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Drawing Cutting Edge Anatomy: The Ultimate Reference Guide for Comic Book Artists Paperback – 1 October 2004
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About the Author
- Publisher : Watson-Guptill; First edition (1 October 2004)
- Language : English
- Paperback : 144 pages
- ISBN-10 : 0823023982
- ISBN-13 : 978-0823023981
- Item Weight : 476 g
- Dimensions : 21.72 x 1.02 x 27.94 cm
- Country of Origin : India
- Best Sellers Rank: #105,568 in Books (See Top 100 in Books)
- Customer Reviews:
About the author
Top reviews from India
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The book tells what to do but not how.
To get the most out of this book you must have some prior knowledge about anatomy or you would have to read this book more than 3 to 4 times in detail
Top reviews from other countries
With that said, I can't recommend this book for beginning artists, but for intermediate/ approaching professional level artists.
This is going to be a very useful reference book, it is likely the best that I own to date.
It's also worth nothing that in spite of it's name, this isn't just for prospect comic book artists, but any illustrator.
I own books by artists such as George Bridgman, Burne Hogarth, Andrew Loomis, and many others.
I've also practised my illustration like in the teachings of George Vilppu.
If you're not familiar with any of those guys, I highly recommend you pick up one of their books first, as it will give you a stronger fundament to work from.
Specifically before picking this book up, you're going to want to be familiar with figure-drawing in 3d space and the larger muscle groups of the body previously.
When you're at the point that you're already familiar with how the body looks like, functions like, but you need an easy way of knowing how to depict the body's appearance on the surface, buy this book. You can't go wrong.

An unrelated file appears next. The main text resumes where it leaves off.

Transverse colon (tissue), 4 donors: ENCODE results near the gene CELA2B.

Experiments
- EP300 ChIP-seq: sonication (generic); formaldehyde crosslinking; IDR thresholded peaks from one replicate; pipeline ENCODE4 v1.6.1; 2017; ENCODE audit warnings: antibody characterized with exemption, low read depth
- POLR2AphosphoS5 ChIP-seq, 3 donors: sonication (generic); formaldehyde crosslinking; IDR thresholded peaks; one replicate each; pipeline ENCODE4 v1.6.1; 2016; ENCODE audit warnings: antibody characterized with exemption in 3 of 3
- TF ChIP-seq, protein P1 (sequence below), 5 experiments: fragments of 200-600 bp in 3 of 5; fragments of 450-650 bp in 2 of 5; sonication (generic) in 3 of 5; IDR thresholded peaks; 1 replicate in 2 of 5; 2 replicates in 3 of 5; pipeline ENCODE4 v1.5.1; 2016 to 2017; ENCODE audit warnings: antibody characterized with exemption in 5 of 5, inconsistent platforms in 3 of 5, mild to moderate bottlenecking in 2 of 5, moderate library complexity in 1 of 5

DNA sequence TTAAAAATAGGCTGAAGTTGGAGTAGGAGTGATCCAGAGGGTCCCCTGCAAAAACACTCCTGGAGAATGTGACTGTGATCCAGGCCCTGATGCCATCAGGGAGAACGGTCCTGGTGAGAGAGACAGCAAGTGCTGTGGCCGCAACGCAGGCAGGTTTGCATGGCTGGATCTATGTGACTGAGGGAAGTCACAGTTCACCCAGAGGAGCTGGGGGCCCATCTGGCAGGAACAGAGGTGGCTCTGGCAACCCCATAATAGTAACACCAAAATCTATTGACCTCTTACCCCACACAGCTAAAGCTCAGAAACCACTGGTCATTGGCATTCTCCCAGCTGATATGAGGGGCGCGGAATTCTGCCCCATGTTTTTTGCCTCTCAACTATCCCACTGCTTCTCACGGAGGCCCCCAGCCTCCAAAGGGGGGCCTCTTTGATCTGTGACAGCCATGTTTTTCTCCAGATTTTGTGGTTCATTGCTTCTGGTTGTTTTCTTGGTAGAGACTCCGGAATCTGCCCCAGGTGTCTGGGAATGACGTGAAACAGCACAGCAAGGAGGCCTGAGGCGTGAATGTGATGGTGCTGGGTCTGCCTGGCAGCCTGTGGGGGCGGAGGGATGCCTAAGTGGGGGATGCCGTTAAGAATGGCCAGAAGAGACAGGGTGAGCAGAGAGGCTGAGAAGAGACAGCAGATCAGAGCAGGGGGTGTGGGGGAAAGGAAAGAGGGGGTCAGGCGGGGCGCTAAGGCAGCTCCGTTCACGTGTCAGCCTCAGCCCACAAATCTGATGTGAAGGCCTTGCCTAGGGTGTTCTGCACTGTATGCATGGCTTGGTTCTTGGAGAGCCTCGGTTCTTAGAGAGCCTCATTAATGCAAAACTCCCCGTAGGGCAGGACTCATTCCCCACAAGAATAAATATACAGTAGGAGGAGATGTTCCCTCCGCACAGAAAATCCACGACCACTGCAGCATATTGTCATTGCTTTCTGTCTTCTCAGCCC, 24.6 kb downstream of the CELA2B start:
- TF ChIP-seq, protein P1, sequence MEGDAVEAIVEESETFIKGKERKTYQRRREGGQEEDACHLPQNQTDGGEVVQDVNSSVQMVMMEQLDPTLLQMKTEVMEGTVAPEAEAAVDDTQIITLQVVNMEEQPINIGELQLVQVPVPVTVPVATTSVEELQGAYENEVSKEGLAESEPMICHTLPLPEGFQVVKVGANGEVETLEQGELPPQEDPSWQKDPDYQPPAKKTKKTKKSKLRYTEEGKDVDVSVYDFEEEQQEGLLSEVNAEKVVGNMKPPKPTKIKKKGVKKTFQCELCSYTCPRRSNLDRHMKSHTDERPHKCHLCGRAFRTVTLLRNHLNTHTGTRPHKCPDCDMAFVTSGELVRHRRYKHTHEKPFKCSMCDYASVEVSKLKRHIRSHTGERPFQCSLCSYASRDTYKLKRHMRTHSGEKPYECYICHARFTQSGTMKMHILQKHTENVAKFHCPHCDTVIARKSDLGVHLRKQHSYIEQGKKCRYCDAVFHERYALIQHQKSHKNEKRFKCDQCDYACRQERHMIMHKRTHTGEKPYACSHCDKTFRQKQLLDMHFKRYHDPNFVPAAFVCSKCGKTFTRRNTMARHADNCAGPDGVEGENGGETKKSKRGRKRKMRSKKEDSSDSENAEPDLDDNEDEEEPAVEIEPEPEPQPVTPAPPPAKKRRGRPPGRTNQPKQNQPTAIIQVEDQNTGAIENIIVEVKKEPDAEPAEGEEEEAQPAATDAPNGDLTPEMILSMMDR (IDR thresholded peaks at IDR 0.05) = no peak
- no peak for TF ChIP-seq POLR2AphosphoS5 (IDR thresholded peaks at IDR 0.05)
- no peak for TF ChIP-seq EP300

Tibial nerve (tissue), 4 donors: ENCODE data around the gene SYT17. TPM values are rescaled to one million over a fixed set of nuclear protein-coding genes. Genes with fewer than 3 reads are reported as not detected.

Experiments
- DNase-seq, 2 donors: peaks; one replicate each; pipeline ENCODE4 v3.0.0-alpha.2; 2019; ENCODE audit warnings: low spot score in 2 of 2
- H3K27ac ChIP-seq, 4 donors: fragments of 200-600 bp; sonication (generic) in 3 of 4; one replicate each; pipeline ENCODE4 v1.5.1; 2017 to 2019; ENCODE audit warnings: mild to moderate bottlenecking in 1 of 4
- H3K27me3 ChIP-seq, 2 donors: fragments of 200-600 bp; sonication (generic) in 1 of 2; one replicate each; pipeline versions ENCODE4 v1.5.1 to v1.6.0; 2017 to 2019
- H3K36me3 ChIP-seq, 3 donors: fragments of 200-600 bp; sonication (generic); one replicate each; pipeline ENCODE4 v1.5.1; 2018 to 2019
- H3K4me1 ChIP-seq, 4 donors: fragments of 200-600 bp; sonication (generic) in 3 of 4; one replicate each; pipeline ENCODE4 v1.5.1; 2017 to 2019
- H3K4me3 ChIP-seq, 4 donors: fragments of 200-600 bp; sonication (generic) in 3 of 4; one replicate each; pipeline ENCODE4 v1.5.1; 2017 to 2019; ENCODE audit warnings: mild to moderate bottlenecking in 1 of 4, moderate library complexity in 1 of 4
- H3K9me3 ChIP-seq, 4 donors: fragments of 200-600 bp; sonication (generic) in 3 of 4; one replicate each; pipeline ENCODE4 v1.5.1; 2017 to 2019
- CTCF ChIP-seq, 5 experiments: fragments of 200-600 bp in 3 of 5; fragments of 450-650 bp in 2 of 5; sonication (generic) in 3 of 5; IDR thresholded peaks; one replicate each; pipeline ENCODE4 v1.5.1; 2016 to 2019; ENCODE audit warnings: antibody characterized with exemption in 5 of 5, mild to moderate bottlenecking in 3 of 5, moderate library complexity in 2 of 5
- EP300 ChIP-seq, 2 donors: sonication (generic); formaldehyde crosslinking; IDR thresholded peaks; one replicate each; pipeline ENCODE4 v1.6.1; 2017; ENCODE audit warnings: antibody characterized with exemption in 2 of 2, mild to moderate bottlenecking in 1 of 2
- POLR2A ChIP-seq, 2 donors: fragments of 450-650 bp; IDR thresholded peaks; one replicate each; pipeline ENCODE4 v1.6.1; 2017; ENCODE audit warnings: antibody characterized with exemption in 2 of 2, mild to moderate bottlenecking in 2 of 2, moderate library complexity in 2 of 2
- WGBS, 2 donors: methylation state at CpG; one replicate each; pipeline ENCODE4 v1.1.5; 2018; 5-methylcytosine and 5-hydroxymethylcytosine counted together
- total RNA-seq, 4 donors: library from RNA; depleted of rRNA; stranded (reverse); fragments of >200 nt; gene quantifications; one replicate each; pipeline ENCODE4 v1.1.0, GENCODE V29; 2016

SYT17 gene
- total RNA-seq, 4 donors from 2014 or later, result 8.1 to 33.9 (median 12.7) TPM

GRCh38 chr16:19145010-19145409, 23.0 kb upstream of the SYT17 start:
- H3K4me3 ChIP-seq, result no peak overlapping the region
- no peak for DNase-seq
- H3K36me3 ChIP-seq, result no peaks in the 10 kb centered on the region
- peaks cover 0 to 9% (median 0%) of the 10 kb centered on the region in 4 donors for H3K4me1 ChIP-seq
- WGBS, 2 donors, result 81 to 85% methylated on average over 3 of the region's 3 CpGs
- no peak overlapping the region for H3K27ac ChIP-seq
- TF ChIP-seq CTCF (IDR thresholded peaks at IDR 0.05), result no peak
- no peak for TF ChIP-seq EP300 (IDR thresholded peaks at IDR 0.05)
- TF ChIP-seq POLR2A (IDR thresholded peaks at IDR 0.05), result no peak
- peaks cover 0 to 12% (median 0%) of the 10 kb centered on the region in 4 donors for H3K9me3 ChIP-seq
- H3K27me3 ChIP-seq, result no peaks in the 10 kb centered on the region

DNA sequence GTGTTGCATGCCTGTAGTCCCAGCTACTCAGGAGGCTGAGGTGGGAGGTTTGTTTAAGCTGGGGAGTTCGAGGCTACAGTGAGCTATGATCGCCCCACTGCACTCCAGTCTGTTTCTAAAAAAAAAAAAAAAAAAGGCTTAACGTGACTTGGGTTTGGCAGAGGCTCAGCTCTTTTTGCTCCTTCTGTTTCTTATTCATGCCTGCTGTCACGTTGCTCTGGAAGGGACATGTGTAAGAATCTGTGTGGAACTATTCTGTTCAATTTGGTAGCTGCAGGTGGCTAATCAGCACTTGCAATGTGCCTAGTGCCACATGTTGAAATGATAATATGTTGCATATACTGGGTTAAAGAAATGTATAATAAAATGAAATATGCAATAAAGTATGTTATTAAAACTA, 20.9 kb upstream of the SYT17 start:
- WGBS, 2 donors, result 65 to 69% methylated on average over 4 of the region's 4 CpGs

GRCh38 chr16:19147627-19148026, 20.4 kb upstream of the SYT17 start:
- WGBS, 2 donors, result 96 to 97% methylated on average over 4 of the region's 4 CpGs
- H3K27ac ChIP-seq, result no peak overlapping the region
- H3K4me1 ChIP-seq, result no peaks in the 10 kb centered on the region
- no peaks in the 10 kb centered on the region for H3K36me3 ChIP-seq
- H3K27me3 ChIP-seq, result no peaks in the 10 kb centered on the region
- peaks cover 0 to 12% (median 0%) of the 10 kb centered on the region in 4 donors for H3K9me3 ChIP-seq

As with any other artbook you're not after copying the artist/ doing by example exactly what the artist is doing.
The artwork and explanations presented serve as a good depiction of surface anatomy, and guide, in that it provides solutions to a lot of problems one might encounter in trying to illustrate a human body.
In conclusion: provided that you already have some anatomy & figure drawing knowledge, this is a really good reference book and I highly recommend it for any illustrator of any kind.
Some might argue that the depictions of women in the book is done in bad taste.
I'm a bit jaded so it isn't really a problem for me, however, I suggest that you try to look past that - because the book is very useful.
Better yet, make up your own mind and depict your characters like you want them to look like, after you've obtained the knowledge and skill to do so. The book will help you get there.
Also it doesn't matter if you work primarily in digital or traditional - the book benefits you equally.
"I know what's most important to most of you, like me, is to find out what the book actually contains. It covers the skeleton, muscles (both in great detail), poses, the postures of different ages, very different body shapes, action poses, lighting. Then it starts to focus in closely on the face and head in general, moving around the body in sections (i.e. torso, back, arms, etc). Most sections are broken down into structure, then male and female examples, and then examples in motion.
What's not clear is what exactly makes these character models cutting edge. Also, it's strictly the form of the body and nothing else, like clothing on the body. However, as a reference guide, there are plenty of examples to sketch from with logical progression in each section and reference back to the starting ideas. Even as a complete novice I found this to be very useful."